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50 Years of Human Rights Developments in Federal Corrections

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Celebrating 50 Years of Human Rights: Milestones in Federal Corrections

There are many significant human rights developments in the history of federal corrections concerning both employees of the Correctional Service of Canada (CSC) and offenders. The Human Rights Division of CSC considers the following milestones to be some of the most notable accomplishments in commemorating the 50th Anniversary of the Universal Declaration of Human Rights.


Parole Act and National Parole Board

The Parole Act came into force on February 15, 1959, allowing for the creation of the National Parole Board in the same year. For the first time in Canadian history, parole decisions were determined and administered by an independent, national decision-making body.


Canadian Bill of Rights

The Canadian Bill of Rights, enacted by the Parliament of Canada on August 10, 1960, affirms the dignity and worth of the human person and recognizes and declares fundamental rights and freedoms. Although eclipsed by the Charter of Rights and Freedoms, 1982, the Bill of Rights continues to apply to acts of the federal government.


Aboriginal Elders in Federal Penitentiaries

This year marks the first time an Aboriginal Elder entered a federal penitentiary to conduct a traditional ceremony. Just over twenty years later, two Healing Lodges for Aboriginal offenders were established with an emphasis on traditional spirituality and healing.


Abolition of Corporal Punishment

Corporal punishment such as whipping and strapping was invoked both as a sentence of the courts and as a penalty for institutional offences until 1972


Office of the Correctional Investigator

The Office of the Correctional Investigator was created in 1973. Its primary function is to investigate the complaints of offenders and seek resolution. In 1992, the role of this prison ombudsman was formalized in the Corrections and Conditional Release Act.


Standard Minimum Rules for the Treatment of Prisoners (SMRs)

The SMRs are the most significant and comprehensive international instrument recognizing the rights of legally-incarcerated persons. In subscribing to the SMRs in 1975, Canada committed itself to ensuring full compliance and domestic implementation.


Abolition of the Death Penalty

On July 26, 1976, Canada passed a law abolishing the death penalty. The last execution in our history occurred in December 1962. All death sentences between these 14 years were commuted.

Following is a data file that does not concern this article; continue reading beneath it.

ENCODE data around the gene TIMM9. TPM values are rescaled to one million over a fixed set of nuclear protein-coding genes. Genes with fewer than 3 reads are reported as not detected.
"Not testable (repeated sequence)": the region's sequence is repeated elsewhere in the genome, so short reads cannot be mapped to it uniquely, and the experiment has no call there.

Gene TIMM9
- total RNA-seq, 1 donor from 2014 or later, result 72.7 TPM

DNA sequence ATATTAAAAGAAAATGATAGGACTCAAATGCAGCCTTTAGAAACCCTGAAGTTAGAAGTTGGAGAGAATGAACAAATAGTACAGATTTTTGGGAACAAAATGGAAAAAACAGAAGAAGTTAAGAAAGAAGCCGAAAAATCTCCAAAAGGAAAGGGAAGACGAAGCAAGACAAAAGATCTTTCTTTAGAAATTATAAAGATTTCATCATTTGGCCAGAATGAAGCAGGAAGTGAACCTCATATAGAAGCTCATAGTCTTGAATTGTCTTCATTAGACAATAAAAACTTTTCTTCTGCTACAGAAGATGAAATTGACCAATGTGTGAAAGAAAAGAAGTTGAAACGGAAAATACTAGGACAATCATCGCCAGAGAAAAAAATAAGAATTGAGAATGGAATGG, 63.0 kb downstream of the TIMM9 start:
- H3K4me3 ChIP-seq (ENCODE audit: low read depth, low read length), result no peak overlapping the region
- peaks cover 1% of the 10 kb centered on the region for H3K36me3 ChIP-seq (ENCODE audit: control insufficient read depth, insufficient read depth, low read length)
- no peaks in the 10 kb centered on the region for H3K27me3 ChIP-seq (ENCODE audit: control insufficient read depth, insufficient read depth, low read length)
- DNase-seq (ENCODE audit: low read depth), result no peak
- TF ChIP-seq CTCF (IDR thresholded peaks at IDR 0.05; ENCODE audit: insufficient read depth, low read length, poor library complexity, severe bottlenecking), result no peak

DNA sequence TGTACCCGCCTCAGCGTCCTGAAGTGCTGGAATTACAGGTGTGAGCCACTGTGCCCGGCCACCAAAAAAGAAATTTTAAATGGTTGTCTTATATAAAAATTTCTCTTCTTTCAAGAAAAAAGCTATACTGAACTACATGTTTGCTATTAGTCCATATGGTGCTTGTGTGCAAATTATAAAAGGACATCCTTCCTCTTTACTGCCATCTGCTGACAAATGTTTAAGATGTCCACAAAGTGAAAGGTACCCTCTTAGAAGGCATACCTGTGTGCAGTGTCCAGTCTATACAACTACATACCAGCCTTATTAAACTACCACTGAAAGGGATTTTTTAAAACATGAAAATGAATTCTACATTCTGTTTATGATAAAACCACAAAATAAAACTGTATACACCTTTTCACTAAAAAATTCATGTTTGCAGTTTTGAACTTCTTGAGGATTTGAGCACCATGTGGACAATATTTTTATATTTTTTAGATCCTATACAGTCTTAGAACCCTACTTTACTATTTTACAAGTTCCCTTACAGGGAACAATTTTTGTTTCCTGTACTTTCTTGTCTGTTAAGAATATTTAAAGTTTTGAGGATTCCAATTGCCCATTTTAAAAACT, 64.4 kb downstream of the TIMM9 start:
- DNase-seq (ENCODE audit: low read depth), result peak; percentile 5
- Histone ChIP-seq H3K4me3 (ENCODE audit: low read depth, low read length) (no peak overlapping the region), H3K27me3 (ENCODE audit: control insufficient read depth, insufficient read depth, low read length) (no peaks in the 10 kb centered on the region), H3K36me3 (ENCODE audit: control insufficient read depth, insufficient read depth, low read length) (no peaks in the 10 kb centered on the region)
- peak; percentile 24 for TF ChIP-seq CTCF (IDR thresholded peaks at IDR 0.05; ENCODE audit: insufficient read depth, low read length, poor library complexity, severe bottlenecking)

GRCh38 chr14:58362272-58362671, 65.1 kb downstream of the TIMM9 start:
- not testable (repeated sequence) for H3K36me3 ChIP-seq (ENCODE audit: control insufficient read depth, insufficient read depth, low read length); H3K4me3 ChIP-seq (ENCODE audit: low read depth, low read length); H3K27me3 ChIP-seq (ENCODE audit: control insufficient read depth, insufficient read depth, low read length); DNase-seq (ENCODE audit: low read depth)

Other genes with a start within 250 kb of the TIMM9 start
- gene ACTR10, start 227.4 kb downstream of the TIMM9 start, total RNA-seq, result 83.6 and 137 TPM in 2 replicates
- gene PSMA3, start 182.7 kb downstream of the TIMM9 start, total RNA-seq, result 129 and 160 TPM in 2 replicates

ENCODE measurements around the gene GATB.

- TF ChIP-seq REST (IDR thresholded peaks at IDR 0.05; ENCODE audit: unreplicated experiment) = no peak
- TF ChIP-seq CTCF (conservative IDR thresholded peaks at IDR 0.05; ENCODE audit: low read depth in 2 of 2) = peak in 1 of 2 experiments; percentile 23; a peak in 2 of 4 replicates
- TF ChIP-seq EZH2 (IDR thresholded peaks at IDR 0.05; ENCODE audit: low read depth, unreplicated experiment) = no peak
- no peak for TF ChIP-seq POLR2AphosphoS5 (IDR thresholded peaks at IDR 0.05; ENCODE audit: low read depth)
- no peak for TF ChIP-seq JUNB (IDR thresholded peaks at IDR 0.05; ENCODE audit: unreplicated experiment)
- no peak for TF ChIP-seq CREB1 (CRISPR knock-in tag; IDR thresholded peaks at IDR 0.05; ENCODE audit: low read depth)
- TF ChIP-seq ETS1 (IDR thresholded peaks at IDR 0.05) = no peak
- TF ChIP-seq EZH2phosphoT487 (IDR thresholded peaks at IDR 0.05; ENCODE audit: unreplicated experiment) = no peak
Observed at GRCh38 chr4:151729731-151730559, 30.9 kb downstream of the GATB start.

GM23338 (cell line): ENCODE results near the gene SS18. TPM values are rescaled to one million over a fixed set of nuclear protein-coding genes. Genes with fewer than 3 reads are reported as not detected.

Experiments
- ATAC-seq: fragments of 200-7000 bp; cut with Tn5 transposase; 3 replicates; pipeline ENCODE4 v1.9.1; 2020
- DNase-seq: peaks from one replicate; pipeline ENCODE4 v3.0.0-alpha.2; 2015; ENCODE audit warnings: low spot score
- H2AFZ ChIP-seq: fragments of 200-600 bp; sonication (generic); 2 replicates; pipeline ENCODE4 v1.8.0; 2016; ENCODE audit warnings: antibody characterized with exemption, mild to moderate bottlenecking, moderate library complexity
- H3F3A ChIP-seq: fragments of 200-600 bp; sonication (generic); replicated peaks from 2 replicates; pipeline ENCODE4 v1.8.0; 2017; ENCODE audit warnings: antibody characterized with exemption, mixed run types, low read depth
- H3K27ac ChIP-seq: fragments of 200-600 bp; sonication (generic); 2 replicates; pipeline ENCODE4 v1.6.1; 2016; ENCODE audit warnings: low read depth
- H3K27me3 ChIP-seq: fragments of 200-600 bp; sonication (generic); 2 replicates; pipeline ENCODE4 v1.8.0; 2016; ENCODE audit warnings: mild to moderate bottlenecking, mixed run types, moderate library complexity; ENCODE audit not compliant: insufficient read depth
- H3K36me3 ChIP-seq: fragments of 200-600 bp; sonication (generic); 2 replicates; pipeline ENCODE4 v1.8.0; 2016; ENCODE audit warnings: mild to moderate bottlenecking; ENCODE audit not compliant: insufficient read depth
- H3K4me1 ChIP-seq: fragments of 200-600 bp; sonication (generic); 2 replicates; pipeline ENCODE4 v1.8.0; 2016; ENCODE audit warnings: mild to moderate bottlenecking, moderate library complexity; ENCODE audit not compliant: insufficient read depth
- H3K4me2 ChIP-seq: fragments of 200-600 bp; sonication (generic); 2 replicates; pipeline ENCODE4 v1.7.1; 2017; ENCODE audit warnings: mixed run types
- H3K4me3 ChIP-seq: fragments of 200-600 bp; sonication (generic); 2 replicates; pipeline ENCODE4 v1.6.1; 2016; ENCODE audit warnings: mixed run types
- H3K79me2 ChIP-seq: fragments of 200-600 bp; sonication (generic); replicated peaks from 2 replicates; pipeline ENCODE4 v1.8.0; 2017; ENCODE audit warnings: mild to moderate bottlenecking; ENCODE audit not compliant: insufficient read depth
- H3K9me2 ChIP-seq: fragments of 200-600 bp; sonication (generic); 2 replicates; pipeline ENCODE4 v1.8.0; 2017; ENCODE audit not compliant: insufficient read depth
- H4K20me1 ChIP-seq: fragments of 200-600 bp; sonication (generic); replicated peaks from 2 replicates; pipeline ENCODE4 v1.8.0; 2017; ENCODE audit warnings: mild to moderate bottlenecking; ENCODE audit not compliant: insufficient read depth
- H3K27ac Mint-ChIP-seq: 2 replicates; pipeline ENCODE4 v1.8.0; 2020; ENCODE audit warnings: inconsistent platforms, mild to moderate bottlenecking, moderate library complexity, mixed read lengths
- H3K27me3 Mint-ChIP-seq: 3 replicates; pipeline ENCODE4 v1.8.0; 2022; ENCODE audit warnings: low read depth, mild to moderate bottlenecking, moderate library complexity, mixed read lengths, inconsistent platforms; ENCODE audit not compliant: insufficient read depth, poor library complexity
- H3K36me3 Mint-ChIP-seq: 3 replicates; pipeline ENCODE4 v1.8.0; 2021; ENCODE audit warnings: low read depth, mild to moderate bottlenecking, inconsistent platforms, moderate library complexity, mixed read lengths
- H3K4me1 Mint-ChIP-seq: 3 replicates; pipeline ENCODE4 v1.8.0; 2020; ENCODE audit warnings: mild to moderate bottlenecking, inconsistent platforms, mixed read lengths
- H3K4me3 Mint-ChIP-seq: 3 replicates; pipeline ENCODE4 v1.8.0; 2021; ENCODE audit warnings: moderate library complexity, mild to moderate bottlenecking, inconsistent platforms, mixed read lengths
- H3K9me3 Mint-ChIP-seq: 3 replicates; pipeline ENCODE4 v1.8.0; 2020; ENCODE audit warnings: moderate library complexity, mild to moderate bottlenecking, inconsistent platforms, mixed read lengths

Independent Chairperson for Adjudicating Disciplinary Matters

The Independent Chairperson (ICP) system was instituted in federal corrections in response to the recommendations of the MacGuigan Report, a Parliamentary inquiry into the Penitentiary Service of Canada. Prior to the introduction of the ICP system, all disciplinary decisions against offenders were made by wardens and CSC employees. This new independent process helps ensure that disciplinary hearings and decisions are fair and equitable.


Women Correctional Officers in Male Institutions

Although women have always worked with female offenders at the Prison for Women, women first began working as correctional officers in federal institutions for male offenders in 1978. The first woman to hold the position of Warden in an all-male facility was appointed in 1980. As of August 1998, there were 13 women institutional heads in federal penitentiaries.


Martineau and the Duty to Act Fairly

Prior to the landmark case of Martineau v. Matsqui Institution Disciplinary Board, Canadian courts were reluctant to interfere with the decisions of correctional authorities. In its decision, the Supreme Court of Canada reversed this "hands off" approach and for the first time in law articulated that correctional authorities have a duty to act fairly when making decisions concerning the rights of offenders.


Canadian Charter of Rights and Freedoms

Proclaimed into force on April 17, 1982, the Charter of Rights and Freedoms is one of the most significant developments in the protection of human rights and is recognized internationally as a model document. The Charter has had a profound impact in the protection of human rights of both offenders and employees of the CSC.


Corrections and Conditional Release Act

The Corrections and Conditions Release Act was proclaimed into force on November 1, 1992, replacing both the Penitentiary Act and the Parole Act. The CCRA is a progressive and comprehensive code reflecting years of human rights developments.


Regional Facilities for Women Offenders

The establishment of four regional facilities and an Aboriginal Healing Lodge for federally-sentenced women marks a significant change in philosophy for federal corrections in Canada. These new centres are designed to reflect and respond to the needs and realities of federally-sentenced women based on the principles of empowerment, meaningful and responsible choices, respect and dignity, supportive environment and shared responsibility. The new facilities began opening in the fall of 1995.